February 23, 2017
At the HPA Tech Retreat, Thompson Coburn attorney Jim Burger delivered his annual Washington Update, opening with a clip of President Trump suggesting that his government is operating like a well-oiled machine. “I have nothing to say,” said Burger in response, reporting that Marco Rubio told him, “every day something is new in the Senate.” Burger’s update focused on intellectual property issues, including litigation, as well as actions of the FCC regarding net neutrality and set-top boxes, and the FAA regarding drones.
Burger said the House Judiciary Committee has spent the last two years discussing proposals to change the intellectual property law. The results, explained Burger, are paltry: “They want to move the copyright office out of the Library of Congress but not make it an independent entity,” he said. “It would still report to Congress. They would also establish a copyright advisory committee, and create a copyright small claims court.” Up next, they will address music licensing, “a very thorny issue.”
With regard to litigation, Burger briefly discussed several relevant cases. In Oracle v. Google, in which Oracle is asking for $8.8 billion for Google’s use of its Java APIs, the courts are still deciding, but Burger believes that Google’s commercial use of the APIs means that Google will ultimately lose.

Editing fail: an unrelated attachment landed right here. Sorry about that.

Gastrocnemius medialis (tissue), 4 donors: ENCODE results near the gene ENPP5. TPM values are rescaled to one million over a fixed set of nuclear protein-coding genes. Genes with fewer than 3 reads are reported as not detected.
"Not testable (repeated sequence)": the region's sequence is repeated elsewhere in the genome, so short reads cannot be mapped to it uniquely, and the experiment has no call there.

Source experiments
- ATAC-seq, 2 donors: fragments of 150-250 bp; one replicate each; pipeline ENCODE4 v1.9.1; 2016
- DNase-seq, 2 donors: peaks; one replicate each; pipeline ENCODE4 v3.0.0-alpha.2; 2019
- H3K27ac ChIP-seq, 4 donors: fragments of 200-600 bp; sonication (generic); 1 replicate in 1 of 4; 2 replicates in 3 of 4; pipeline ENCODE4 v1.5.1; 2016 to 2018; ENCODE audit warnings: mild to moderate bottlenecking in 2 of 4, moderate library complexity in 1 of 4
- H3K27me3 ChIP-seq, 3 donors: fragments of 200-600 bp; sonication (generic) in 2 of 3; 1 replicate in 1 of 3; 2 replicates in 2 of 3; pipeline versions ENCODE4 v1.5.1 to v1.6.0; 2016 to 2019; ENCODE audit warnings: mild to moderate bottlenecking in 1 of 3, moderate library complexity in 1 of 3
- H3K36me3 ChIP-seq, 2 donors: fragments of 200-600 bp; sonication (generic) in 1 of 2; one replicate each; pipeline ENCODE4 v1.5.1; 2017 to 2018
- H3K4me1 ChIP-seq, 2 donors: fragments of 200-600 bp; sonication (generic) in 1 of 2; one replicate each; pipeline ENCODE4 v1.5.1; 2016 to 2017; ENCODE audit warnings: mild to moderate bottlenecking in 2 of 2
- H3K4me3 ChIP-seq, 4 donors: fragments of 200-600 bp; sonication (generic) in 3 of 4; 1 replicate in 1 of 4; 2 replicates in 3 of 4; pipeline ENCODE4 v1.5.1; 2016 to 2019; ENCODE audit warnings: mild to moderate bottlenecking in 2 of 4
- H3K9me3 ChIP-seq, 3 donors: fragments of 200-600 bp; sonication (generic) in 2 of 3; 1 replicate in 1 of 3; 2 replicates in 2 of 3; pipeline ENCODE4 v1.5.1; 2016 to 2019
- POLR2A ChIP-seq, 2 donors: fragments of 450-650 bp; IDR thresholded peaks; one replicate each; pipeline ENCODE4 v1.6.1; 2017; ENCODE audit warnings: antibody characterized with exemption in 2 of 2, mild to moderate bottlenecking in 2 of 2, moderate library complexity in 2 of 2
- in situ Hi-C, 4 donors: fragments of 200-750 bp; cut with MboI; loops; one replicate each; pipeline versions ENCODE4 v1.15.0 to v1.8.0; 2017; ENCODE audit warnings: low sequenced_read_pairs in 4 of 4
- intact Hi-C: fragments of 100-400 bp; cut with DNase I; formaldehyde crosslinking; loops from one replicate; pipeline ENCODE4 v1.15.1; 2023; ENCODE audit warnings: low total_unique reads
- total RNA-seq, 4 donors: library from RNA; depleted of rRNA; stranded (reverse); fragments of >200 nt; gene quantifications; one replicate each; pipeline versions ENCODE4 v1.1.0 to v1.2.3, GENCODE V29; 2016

In BMG v. Cox, the music licensing entity accused Cox of being secondarily liable for users infringing 1,397 musical compositions. Cox claimed it had a safe harbor protection, as a mere conduit. But the judge — who revealed that Cox had a 13-strike policy that reset the beginning of every month — chastised the operator for its abuse record, and a jury found Cox guilty of “willful contributory infringement.”
In Disney Enterprises v. VidAngel, the latter rented movies with filters for $1, claiming that their model was based on “space-shifting.” But the court found it was a circumvention of the DMCA, finding against VidAngel. In Paramount Pictures v. Axanar Productions, a film production attempted to make a movie faithful to the “Star Trek” franchise depicting a battle that took place 21 years before the original “Star Trek.” The 9th Circuit court found that the movie takes directly from “Star Trek” in a plethora of ways. The film production lost on fair use, and it settled with Paramount.
Finally, in Naruto v. David J. Slater, the 9th Circuit court decided that a monkey that took a selfie could not hold the copyright to it. But PETA appealed, saying the Constitution intended the broadest possible meaning. Burger notes that PETA has an interesting, potentially valid point, because the Copyright Act protects “original works of authorship,” not works of human authors.
Net neutrality, which the DC Circuit Court of Appeals supported, is now essentially dead under the new Trump-appointed FCC chair Ajit Pai. “Pai favors an open Internet, and is opposed to Title II,” said Burger. “And without Title II, there is no net neutrality.” The FCC may or may not continue to enforce the current regulations, but there are several bills before Congress to destroy net neutrality. Pai has also ended discussion that would have potentially resulted in unlocking set-top boxes.
Drones have become increasingly useful in the motion picture industry, and the FAA is beginning to create some rules. “But under the Trump administration, for every new regulation, two have to be stripped away,” said Burger. “And drones are so new, there aren’t enough regulations to do that.” The drone industry has gone to the White House to ask for an exemption from that rule.